The mugger demands $20 in exchange for my cell phone, which I handed him after helpfully dialing a number for him. That was before I knew he was a mugger, when I thought he was a man in distress. That was before he dropped his plaintive tone and said, with a dash of menace, “This is how it’s going to work …”

Now, I look around the pitch-black park. I felt like a rugged Russian soldier just a few minutes ago, but the mugger recognized me for the chorus boy I in fact am. I could leave my phone and run up the hill. The marching on the moon has made me exceptionally fit on hills. But would a Russian soldier run?

He’s waiting for his $20. He’s wearing a brightly patterned hoodie, and, from what I can make out, he looks like 30 Rock’s Tracy Morgan, only stouter and broader, and he’s not trying to make me laugh. I’m hemming and hawing, and reaching into the pockets of my specially bought marching outfit, which luckily looks a lot like black sweats, pretending not to find anything. We are paid in cash, so I have about $80 in my pockets. “I don’t have any money. Can’t you see I was …” I pause, thinking, Marching in an opera? Pretending to be a Russian soldier in War and Peace? No, I can’t say that. “Can’t you see I was … working out at the gym?”

He looks me up and down and believes me. I offer him the $12 in my right pocket, not the $70 in my left. “I’m not robbing you,” he says, and offers to go home with me so I can get the other $8 I apparently owe him for my phone. This seems so silly that I summon a fraction of Cossack here. I stand erect, as Sasha always instructs us, with my feet together, toes slightly apart, and say, “That’s not going to happen. Keep the phone.” Then I kroo gom (about-face) and begin walking away. Really, almost a shagom marsh (ready, march) movement, and then nearly a goose step, with my arms stiff at my sides, fists with thumbs behind seams, back ramrod-straight. This is more fear than training. My mugger doesn’t quite know what to make of it, so he just accepts the $12, calls after me that he doesn’t want my phone, and tosses it to me.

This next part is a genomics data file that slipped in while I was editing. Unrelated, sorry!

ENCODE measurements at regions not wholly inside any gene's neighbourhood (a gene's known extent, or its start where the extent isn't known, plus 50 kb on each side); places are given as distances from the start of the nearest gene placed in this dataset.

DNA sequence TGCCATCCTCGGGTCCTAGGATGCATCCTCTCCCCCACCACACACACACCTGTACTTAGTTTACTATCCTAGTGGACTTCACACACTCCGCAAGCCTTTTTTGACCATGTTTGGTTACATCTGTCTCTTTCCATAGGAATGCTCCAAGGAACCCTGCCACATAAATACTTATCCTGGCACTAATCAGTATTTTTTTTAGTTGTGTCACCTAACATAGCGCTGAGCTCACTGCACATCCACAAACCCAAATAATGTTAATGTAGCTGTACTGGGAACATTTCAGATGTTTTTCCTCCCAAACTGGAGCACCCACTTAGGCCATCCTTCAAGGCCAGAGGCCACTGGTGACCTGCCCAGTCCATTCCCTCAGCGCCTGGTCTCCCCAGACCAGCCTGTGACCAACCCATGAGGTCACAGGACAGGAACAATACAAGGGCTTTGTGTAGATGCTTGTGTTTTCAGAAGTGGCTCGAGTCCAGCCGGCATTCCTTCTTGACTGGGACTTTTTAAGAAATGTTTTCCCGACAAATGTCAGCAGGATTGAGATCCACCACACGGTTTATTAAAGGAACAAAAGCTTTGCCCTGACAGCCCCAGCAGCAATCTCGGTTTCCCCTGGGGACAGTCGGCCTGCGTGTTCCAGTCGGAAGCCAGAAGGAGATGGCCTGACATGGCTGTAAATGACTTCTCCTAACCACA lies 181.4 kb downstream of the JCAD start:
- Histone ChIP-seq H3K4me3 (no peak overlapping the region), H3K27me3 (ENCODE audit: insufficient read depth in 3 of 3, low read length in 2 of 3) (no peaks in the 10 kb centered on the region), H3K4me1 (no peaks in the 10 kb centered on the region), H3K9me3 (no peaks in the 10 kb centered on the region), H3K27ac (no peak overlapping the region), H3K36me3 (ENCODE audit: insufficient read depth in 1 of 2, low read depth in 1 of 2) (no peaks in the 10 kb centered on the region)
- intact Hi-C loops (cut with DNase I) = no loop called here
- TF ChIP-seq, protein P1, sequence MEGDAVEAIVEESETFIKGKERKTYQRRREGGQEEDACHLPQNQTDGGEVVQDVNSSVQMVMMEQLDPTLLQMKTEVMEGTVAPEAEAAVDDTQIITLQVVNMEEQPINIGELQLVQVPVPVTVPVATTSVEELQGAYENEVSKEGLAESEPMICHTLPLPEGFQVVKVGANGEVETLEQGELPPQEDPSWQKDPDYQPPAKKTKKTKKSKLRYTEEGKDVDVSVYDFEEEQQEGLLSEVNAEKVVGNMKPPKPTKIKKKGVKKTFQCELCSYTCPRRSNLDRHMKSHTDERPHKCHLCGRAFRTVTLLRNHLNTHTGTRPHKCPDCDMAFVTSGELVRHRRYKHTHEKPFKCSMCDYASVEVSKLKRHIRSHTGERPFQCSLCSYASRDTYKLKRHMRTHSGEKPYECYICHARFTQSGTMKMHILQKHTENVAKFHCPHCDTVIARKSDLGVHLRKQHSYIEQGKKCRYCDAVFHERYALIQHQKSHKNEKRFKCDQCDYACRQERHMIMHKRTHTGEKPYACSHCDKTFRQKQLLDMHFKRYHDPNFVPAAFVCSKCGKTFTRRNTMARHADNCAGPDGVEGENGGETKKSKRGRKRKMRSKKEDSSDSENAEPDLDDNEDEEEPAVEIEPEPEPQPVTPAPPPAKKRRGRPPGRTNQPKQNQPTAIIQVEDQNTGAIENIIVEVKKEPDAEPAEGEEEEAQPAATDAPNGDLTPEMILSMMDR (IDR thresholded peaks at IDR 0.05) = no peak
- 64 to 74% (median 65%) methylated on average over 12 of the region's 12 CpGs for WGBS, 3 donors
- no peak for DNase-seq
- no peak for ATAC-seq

It’s worse at the police station, which is where the responding officer has taken me. “What were you doing in the park at 11 p.m.?” the officer asks in his thick Bronx accent.

“I was on my way home from work,” I say.

“I thought you said you worked here at the college.”

“On my way back from being in Manhattan,” I correct myself. He’s going to ask. He is going to ask why I was in Manhattan. I wonder if I should lie. He looks me up and down. I’m going to have to say, “I’m a supernumerary at the Metropolitan Opera.” He’s going say, “A super what? A super-duper fairy?”

When I describe the interaction I had with “Tracy Morgan” and casually refer to him as “the mugger” or “the robber,” the officer corrects me. Technically, he was neither, he explains. “He asked to use your phone. And you gave it to him.” Then he says, “It might have been larceny,” more to the other cop in the room, on a bench against the wall, than to me. He demonstrates. He takes my cell phone off the table: “This is larceny.” Then he puts it back and takes it again and raises his fist as if he’s going to hit me: “This is robbery.” He looks over at the cop on the bench. “The difference is the threat of physical force if you don’t let me take it.” The other cop smiles. “So, legally, he was right: he wasn’t robbing you. Besides, if he says it’s not robbery, then it’s not. That’s the rule.” They both laugh. That’s right, everyone, have a good time.

I’m asked to look at a bunch of photos to identify my “attacker.” Only, by now, another detective has downgraded my experience to “extortion” and commented that he’s worried a defense attorney will call it “aggressive panhandling.” So now I can’t even claim the glory of being mugged. Rather, I simply went along with an “aggressive panhandle.” It’s not that the police aren’t going to pursue it, but they’ll do so with a certain ironic distance.

I was so proud of myself for marching well just 30 minutes ago, and suddenly it seems less serious in this real world of real dangers, like aggressive panhandling. I’m ashamed of myself. I know that if this detective knew what I was doing—what put me in that park at that hour—he’d give me a look, snap his police book shut, and stop wasting his time. He’d like the mugger more than he likes me, I can tell. So would the men in the regiment, most of whom are muscular and no-nonsense, like the mugger and the police. When they don’t look like tiny chorus boys, that is.